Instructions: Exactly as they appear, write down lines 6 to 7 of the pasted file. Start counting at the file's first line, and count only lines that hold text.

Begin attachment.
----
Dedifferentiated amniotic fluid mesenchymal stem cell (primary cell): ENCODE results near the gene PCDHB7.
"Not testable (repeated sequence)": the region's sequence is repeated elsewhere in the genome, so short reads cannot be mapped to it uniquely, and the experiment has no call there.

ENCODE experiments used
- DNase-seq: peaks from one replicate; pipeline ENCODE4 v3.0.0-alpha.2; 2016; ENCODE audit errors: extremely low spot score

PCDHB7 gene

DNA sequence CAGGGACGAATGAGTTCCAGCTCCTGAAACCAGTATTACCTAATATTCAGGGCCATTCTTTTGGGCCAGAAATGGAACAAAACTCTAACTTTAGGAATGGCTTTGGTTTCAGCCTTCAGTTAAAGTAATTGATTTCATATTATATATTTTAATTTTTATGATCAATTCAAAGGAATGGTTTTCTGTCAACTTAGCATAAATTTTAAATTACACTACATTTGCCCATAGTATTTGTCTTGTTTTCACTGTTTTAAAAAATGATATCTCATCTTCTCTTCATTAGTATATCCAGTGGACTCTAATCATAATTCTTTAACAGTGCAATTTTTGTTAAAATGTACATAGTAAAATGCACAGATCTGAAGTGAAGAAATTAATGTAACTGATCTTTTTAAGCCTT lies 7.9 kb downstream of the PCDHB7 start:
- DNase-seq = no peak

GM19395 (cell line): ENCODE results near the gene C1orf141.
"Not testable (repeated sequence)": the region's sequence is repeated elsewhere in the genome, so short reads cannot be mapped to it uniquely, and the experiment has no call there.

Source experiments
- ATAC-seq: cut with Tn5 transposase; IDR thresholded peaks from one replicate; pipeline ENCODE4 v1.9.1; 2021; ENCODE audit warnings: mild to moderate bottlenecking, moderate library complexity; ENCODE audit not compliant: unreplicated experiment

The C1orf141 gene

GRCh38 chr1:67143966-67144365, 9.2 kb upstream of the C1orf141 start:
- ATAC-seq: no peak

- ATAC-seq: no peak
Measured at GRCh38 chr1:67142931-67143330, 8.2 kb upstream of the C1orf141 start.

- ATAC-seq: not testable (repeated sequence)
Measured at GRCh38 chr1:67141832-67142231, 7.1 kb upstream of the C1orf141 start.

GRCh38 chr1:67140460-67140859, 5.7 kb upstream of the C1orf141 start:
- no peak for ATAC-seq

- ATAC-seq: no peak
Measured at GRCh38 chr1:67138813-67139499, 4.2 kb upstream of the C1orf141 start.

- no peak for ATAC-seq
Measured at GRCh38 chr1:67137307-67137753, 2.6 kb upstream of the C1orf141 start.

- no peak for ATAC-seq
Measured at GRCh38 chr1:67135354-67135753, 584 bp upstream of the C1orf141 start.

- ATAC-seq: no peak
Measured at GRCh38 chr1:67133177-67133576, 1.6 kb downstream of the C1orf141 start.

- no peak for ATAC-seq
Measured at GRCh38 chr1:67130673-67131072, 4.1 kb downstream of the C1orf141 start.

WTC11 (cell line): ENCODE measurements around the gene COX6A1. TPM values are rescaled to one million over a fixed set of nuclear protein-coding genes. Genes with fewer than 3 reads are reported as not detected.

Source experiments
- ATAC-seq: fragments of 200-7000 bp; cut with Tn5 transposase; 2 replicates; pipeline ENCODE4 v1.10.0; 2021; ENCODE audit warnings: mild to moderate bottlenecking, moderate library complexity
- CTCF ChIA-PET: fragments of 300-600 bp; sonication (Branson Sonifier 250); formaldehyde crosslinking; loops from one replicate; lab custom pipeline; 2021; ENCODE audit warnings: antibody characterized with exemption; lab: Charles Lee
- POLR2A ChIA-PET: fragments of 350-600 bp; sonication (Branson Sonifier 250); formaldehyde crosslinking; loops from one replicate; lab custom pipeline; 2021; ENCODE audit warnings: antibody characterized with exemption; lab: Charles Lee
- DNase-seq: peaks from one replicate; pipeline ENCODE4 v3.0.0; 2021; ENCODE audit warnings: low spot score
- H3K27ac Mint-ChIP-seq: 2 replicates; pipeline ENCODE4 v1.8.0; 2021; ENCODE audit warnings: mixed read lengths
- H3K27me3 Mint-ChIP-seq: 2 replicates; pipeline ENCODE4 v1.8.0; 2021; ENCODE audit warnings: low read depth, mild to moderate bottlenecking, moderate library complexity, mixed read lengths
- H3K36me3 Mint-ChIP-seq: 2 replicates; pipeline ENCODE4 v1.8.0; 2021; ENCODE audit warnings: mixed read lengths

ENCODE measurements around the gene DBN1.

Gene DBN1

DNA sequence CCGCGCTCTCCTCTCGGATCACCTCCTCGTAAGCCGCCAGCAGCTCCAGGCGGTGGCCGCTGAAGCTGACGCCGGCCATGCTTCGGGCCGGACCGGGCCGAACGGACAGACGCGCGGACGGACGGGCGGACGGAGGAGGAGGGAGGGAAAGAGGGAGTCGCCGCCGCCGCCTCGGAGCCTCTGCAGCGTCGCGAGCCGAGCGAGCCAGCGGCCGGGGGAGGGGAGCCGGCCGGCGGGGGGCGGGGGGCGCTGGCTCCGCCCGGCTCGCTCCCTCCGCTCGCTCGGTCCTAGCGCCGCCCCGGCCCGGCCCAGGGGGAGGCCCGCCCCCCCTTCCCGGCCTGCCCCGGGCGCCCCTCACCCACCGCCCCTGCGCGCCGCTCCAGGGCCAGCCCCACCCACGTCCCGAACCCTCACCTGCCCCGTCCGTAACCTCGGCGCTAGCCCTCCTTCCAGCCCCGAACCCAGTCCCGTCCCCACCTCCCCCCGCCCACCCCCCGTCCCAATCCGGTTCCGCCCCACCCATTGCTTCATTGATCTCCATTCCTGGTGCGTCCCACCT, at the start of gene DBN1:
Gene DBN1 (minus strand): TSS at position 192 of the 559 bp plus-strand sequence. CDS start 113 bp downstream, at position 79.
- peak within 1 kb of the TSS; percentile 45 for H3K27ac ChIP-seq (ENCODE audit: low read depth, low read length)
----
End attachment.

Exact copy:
DNA sequence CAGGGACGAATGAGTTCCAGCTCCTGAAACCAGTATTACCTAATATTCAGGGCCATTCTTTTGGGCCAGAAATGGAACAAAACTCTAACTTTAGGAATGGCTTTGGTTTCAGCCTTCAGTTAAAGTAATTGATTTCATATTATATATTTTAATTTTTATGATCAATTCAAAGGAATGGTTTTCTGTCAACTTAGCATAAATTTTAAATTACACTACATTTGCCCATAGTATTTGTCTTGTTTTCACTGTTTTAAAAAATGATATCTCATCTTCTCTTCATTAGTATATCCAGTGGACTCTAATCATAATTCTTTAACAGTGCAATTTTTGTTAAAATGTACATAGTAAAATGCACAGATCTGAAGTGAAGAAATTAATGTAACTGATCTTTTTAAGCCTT lies 7.9 kb downstream of the PCDHB7 start:
- DNase-seq = no peak